Campaign finance reports are starting to trickle into the Idaho Secretary of State’s Office.
One of the first filed is the campaign finance disclosure for Work, Not Obamacare PAC. This is the group formed, in close affiliation with the Idaho Freedom Foundation, to fight the Medicaid expansion initiative.
The group is only showing $29,298.90 in total contributions. That is a fairly small sum for a statewide race and it may just reflect the group’s recent formation. The three largest contributors are Idaho Falls businessman Doyle Beck, Boise-area oil industry businessman Danielle Brockett, and Idaho Falls attorney and Idaho GOP vice chair Bryan Smith. Only 10 contributors are specified.
In contrast, proponents of the measure have benefited by substantial spending by The Fairness Project. According to The Hill this Washington, D.C., group, backed by the Service Employees Union, has spent so far nearly $5 million on Medicaid expansion measures in Idaho, Nebraska and Utah. The group was formed in 2015 to shore up Obamacare in the states. Their method has been Medicaid expansion.
Reports are that backers have a million plus to spend. Their finance report this week will provide confirmation either way.
Opponents of Medicaid expansion have expressed concern over the discrepancy in funding. Wayne Hoffman of the Idaho Freedom Foundation has written: “Hospitals, doctors, labor unions, and business lobby organizations will collectively spend an easy seven figures to convince Idaho voters to expand Obamacare in Idaho, easily dwarfing the efforts of Medicaid expansion’s volunteers.” That kind of wide-ranging coalition should have the resources to aggressively back the measure. This week’s report will provide more insight.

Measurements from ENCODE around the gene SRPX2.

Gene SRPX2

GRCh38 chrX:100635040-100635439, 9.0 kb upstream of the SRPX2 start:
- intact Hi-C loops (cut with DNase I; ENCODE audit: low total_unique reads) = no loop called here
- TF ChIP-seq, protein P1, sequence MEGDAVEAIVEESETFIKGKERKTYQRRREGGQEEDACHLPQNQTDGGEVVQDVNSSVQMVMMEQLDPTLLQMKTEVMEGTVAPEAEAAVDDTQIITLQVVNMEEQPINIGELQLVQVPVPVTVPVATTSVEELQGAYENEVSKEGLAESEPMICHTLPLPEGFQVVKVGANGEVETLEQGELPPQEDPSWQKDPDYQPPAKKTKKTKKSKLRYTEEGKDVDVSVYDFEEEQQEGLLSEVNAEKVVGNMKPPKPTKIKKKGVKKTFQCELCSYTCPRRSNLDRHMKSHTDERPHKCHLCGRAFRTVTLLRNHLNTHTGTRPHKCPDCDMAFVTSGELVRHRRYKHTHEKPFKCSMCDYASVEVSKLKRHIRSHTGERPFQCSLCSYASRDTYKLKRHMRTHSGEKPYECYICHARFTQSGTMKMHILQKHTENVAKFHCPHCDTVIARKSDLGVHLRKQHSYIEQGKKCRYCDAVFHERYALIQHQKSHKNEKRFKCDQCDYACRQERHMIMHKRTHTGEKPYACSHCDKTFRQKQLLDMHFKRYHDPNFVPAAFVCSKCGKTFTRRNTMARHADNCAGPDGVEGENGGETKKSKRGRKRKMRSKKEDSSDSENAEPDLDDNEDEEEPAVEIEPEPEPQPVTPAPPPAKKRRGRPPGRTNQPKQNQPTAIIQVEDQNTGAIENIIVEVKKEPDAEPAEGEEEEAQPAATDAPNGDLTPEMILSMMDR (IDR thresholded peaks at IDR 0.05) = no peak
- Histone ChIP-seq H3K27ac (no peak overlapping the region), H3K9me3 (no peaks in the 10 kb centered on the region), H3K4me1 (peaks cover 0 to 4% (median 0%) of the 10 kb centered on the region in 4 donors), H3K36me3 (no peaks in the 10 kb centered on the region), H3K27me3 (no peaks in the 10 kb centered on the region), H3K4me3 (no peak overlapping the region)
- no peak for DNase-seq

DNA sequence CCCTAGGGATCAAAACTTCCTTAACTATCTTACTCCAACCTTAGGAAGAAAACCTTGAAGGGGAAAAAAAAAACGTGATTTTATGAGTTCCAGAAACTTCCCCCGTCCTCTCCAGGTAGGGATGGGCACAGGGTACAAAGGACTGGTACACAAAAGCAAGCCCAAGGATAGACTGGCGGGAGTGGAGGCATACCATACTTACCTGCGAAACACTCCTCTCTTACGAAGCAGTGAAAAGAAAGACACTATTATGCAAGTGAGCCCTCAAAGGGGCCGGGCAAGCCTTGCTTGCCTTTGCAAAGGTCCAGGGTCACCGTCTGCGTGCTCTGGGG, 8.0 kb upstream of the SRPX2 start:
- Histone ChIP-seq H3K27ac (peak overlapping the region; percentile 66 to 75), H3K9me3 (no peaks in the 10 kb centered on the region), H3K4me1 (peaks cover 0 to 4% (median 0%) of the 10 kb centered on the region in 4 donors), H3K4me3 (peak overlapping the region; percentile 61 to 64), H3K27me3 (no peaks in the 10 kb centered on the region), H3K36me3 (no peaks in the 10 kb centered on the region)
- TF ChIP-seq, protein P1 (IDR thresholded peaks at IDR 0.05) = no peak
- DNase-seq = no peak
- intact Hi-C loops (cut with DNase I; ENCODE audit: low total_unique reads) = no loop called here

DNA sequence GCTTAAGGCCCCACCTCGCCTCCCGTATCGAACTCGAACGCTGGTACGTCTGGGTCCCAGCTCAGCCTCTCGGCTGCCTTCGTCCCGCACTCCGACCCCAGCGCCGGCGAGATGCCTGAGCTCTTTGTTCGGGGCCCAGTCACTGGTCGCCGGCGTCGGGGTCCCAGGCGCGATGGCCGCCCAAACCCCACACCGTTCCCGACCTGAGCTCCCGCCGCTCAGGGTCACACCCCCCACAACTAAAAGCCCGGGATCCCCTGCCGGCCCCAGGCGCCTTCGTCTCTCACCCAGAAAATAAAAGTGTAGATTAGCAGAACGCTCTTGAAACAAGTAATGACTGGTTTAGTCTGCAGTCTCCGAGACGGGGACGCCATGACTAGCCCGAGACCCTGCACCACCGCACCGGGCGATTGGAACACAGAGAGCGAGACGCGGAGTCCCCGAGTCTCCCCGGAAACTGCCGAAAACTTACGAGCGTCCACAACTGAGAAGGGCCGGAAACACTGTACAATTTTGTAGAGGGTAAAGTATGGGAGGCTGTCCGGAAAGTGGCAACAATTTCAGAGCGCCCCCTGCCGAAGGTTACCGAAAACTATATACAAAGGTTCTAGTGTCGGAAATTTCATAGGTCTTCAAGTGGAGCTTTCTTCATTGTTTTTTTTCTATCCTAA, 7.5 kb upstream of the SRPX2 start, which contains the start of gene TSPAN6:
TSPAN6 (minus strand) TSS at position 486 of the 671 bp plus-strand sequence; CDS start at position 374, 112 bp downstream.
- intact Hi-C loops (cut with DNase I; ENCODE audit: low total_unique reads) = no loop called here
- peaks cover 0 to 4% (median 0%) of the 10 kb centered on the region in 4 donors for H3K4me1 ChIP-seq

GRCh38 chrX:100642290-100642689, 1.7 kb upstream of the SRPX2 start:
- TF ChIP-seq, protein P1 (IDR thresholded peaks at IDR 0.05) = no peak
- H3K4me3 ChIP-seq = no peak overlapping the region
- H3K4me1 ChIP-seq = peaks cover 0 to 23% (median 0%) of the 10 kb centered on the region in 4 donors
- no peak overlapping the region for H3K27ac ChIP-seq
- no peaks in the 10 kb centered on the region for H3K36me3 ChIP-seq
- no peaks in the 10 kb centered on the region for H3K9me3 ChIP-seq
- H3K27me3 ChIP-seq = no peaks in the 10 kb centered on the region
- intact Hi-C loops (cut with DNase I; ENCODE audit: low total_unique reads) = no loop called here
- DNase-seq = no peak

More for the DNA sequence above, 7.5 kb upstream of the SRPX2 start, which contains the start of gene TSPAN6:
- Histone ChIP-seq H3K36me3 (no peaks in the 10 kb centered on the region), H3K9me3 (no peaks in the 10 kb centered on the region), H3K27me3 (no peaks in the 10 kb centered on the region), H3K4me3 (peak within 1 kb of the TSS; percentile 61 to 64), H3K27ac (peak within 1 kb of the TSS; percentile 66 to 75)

Work, Not Obamacare PAC had only one significant expenditure and that was to OnMessage Inc. That is a significant D.C.-area political consulting firm. Its client list includes a wide array of conservative groups and Republican officials, include the Republican National Committee, the GOP House & Senate committees, the NRA, and more. According to the organization’s report, the expenditure is for television, radio, internet or telephone advertising.
All signs are that the initiative is currently ahead by a considerable margin. I’ve heard recent polling from multiple sources that put the pro side at 60% support or more.
Can the opposition shift the tide? And, will opponents have the firepower to match adequately the initiative supporters?
Supporters have some signs out and have online ads deployed. I presume we’ll shortly see some broadcast advertising. Their messages are simple: 1) the gap population needs insurance coverage and 2) expansion will save money by substituting federal dollars for local health spending by Idaho taxpayers.
Opponents are trying to reframe the debate by arguing that 1) the ballot measure’s expansion has its roots in the (hated by some) Affordable Care Act and 2) that key beneficiaries will be the non-working poor.
Both positions have some basis. Both will likely push their points through various media.
The opponents have several other strikes against them. First, they have waited until the final month to carry their message to the Idaho electorate, competing will all other candidates on the ballot. Second, four weeks is not much time to persuade enough voters to matter.
The biggest difficulty for those seeking to sink Medicaid expansion is the organizational and financial lead of supporters. Opponents will not have the ability to make their case without being countered.
We’ll know more when supporters file their report.